Strategic segmentation using outlet malls

Anne T. Coughlan*, David A. Soberman

*Corresponding author for this work

Research output: Contribution to journalArticlepeer-review

66 Scopus citations


An important phenomenon in recent years has been the growth of low-service manufacturer-operated stores in malls located a significant distance from the shopping districts of major metropolitan areas. For the most part, these "outlet" stores offer minimal service, attractive pricing and a full product line. However, the "outlet" store phenomenon is not universal and there are a number of categories where manufacturers restrict their distribution to primary retailers. Our objective is to provide a rationale for the popularity of outlet stores in some categories and the absence of outlet stores in others. We build an analytical model with two manufacturers that distribute (a) through primary retailers or (b) with dual distribution (through primary retailers and outlet malls). The manufacturers compete in a market of buyers that are heterogeneous in terms of price and service sensitivity. The motivation for dual or segmented distribution is certainly related to differences between consumers. However, the attractiveness of retailing through outlet stores and through primary retailers is not a straightforward function of the degree to which consumers are different. It is related to how consumers are different. In particular, when the range of service sensitivity across consumers is high relative to the range of price sensitivity, manufacturers will find that single channel distribution is superior. When the opposite is true, manufacturers have higher profits in a market where dual distribution with outlet stores is utilized. This key result holds because outlet malls attract price-sensitive, non-service-sensitive consumers, leaving more service-sensitive (and less price-sensitive) consumers in the primary market. Decreasing the sensitivity of demand to price in the primary market is a welcome result if and only if the consumers who stay in the primary market are not overly sensitive to service. In sum, the model demonstrates both the value and the danger of segmentation under competitive conditions.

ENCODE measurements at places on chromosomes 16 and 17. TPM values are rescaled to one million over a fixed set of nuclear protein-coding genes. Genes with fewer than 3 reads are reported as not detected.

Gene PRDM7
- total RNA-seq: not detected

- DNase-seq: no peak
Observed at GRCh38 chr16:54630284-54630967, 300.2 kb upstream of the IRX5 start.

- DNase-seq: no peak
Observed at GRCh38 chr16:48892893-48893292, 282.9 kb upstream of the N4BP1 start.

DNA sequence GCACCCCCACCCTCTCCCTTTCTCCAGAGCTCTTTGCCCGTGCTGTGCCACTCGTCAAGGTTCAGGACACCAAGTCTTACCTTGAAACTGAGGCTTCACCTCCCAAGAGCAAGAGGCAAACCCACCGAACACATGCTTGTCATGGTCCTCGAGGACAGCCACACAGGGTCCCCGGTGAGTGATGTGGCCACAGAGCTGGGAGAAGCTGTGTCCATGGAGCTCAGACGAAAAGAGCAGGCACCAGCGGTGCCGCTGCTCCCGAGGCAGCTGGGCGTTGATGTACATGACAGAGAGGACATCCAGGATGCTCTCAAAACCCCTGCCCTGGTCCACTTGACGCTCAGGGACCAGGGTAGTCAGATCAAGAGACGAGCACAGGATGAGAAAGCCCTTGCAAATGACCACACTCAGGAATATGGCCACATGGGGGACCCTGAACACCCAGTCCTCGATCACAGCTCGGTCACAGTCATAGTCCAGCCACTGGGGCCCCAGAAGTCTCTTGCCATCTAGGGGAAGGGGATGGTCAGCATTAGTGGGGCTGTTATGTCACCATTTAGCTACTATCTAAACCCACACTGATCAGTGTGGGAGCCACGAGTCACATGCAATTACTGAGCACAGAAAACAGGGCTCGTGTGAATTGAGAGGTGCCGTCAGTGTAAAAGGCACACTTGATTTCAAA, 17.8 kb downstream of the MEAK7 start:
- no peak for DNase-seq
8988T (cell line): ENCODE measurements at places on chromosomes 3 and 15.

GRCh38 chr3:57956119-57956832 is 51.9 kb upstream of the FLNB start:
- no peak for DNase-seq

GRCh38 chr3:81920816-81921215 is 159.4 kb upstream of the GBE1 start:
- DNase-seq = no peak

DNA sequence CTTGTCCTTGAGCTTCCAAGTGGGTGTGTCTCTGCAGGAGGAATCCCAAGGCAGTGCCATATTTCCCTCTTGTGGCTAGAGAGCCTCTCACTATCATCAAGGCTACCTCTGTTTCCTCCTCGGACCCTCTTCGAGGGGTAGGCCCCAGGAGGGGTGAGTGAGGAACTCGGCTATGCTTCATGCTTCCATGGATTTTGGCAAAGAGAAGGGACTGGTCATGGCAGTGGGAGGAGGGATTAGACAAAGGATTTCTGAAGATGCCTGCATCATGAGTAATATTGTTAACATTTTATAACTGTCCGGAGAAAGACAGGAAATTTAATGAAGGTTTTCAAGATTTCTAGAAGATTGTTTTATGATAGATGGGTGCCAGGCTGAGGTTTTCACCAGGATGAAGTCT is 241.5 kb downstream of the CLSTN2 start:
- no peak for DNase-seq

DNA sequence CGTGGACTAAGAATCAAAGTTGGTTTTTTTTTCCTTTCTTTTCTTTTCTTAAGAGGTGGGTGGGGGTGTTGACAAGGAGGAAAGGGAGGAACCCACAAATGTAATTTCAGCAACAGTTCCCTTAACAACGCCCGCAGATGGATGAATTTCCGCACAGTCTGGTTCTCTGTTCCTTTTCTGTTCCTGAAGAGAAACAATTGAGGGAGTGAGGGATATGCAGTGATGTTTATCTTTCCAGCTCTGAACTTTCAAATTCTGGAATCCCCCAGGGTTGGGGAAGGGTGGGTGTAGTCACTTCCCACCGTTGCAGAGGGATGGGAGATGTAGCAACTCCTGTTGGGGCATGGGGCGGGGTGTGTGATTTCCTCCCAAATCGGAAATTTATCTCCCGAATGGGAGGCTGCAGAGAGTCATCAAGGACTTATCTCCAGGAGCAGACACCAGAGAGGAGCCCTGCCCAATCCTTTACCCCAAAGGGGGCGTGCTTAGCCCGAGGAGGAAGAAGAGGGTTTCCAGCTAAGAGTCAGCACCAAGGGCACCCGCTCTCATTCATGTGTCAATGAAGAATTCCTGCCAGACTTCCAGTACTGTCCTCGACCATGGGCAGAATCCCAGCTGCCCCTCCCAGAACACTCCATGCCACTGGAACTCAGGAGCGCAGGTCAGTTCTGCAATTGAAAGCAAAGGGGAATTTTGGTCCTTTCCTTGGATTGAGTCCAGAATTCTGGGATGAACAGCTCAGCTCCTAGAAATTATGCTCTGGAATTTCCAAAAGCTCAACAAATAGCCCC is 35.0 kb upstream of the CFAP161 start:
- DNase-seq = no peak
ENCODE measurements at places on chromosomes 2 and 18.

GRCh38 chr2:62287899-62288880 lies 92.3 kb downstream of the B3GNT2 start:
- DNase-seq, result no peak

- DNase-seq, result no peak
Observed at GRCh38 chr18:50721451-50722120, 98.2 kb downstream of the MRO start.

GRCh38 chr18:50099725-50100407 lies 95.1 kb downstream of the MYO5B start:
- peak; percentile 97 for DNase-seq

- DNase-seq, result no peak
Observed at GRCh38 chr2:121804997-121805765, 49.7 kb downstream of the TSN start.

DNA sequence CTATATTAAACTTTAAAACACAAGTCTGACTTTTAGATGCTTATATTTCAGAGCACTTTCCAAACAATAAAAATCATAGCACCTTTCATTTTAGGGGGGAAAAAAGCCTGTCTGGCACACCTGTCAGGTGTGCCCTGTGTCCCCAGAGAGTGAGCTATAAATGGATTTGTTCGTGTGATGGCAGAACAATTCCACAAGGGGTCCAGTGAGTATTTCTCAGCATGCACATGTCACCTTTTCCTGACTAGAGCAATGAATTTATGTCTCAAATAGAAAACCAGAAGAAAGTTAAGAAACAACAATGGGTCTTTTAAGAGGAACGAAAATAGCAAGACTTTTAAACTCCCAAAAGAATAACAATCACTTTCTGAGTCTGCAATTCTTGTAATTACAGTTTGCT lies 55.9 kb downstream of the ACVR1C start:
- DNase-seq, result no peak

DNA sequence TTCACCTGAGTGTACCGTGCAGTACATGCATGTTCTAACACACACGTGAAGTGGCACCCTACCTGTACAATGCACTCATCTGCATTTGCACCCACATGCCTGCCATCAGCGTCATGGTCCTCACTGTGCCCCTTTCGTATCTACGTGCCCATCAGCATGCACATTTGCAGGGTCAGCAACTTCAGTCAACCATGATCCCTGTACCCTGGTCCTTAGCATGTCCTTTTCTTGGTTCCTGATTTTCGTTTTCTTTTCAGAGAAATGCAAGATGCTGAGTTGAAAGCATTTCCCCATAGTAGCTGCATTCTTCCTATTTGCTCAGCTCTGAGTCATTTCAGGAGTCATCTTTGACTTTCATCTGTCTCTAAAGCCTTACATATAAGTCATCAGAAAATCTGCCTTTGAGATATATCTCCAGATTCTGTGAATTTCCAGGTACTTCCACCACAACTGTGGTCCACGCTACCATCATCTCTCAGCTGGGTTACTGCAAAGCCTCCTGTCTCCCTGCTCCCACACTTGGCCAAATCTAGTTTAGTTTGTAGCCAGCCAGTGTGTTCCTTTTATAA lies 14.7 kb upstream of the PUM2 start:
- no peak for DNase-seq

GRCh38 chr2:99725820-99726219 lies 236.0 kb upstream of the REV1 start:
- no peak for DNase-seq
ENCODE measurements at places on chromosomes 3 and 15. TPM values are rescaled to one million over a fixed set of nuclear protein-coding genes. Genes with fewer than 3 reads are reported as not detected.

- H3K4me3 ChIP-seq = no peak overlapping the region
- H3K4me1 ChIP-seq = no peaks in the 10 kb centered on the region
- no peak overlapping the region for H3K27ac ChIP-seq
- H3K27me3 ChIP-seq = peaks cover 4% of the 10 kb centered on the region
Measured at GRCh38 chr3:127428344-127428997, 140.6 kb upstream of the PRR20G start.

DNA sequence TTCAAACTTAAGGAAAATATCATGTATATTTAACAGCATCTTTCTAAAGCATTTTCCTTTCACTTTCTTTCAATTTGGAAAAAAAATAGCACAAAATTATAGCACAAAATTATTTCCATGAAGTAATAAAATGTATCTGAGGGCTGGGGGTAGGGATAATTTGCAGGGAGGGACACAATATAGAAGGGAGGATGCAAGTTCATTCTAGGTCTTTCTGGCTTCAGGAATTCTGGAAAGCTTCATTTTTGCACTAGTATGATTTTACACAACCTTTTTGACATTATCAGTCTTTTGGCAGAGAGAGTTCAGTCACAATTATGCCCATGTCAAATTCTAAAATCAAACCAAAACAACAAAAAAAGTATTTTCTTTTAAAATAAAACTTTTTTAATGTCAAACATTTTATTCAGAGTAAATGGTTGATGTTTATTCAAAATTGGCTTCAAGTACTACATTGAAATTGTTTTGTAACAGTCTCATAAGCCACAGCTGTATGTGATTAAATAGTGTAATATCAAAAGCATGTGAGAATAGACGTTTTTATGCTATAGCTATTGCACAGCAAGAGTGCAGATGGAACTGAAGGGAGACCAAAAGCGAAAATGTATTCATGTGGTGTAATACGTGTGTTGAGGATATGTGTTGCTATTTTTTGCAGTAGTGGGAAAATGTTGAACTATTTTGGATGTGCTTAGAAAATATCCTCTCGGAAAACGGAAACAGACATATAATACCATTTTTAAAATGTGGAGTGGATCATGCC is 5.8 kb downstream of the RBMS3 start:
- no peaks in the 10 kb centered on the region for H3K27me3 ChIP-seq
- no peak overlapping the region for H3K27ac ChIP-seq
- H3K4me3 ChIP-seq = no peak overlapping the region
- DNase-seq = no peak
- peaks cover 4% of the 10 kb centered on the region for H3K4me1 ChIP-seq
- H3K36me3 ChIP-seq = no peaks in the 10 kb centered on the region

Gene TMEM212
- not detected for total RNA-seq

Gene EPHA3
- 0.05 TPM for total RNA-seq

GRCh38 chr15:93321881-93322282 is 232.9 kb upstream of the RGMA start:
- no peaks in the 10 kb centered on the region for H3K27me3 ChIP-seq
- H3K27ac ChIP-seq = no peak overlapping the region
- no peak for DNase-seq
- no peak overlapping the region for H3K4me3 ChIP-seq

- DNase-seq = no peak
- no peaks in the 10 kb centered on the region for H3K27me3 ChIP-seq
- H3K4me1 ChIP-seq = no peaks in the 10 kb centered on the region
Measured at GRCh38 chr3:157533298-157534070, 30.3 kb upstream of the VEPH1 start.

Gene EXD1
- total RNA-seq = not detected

Original languageEnglish (US)
Pages (from-to)61-86
Number of pages26
JournalInternational Journal of Research in Marketing
Issue number1
StatePublished - Mar 1 2005


  • Channel strategy
  • Consumer heterogeneity
  • Dual distribution
  • Price discrimination

ASJC Scopus subject areas

  • Marketing


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